One enduring myth about the movie is that it was removed from circulation after Kennedy’s death.  It was actually shown on TV four times between 1965 and 1975, but wasn’t seen again until Sinatra, who’d received the rights in 1972, agreed to re-release it in theaters in 1988.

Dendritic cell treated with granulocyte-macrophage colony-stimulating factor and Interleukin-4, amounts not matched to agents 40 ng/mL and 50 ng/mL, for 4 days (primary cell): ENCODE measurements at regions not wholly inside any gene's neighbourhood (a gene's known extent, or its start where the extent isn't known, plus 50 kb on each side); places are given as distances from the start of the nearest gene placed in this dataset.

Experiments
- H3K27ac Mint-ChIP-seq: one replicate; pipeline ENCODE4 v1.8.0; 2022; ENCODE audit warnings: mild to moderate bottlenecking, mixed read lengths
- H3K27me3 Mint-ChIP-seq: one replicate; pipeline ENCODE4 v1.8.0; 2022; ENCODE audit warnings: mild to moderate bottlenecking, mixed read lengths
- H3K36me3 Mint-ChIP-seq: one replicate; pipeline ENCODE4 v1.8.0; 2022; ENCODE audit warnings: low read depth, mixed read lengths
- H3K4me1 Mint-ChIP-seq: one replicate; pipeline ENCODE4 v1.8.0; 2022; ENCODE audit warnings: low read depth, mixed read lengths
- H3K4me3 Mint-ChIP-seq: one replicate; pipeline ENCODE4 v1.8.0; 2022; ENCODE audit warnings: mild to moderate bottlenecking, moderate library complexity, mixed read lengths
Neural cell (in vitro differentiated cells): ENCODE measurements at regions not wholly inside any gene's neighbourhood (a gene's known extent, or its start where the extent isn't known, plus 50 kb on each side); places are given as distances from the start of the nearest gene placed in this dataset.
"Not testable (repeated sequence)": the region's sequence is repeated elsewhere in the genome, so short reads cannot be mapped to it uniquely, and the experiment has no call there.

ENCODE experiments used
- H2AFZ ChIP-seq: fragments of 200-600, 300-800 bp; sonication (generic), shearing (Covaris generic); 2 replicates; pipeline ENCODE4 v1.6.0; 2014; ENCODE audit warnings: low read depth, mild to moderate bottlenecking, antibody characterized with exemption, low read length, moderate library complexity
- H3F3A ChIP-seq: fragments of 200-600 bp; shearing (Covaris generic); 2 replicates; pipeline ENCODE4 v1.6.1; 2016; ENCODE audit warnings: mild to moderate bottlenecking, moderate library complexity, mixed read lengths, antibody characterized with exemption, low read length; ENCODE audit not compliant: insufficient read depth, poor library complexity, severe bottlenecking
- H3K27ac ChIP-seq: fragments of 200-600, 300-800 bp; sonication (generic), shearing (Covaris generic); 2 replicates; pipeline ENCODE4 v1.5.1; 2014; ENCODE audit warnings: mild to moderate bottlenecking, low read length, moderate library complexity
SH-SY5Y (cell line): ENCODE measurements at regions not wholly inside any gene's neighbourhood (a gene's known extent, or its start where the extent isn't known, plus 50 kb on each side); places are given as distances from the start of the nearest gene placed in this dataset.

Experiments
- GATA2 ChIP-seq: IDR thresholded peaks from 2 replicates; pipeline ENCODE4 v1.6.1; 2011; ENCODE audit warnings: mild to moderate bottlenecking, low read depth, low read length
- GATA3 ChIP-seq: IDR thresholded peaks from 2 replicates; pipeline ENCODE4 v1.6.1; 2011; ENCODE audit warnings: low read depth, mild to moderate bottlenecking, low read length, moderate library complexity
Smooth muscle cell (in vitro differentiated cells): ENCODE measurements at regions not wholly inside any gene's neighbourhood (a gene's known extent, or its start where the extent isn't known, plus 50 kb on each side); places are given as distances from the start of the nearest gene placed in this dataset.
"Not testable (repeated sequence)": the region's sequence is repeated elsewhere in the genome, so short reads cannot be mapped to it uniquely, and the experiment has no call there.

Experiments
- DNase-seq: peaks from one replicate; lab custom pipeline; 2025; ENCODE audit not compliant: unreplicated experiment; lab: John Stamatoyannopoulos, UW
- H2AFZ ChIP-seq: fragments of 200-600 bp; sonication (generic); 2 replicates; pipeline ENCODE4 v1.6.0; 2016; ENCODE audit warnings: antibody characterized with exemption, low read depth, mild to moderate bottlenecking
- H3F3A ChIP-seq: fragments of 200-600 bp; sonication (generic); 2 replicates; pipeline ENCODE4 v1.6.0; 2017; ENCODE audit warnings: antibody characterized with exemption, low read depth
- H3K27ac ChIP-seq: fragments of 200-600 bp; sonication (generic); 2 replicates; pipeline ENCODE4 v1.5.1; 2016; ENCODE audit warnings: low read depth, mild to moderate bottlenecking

While the remake with Denzel Washington in 2004 was an effective thriller, it couldn’t match the timeliness of the original.  It appears now that we’ve circled back to that time.  Last week, Florida Representative Allen West, speaking at a town meeting, said there were between 78 and 81 Democrats in congress who were secretly members of the Communist Party.  Later, Sarah Palin suggest West would be a good choice for the vice presidential spot on the Republican 2012 ticket.  Film fans everywhere are waiting for him to change the number of communists to 57.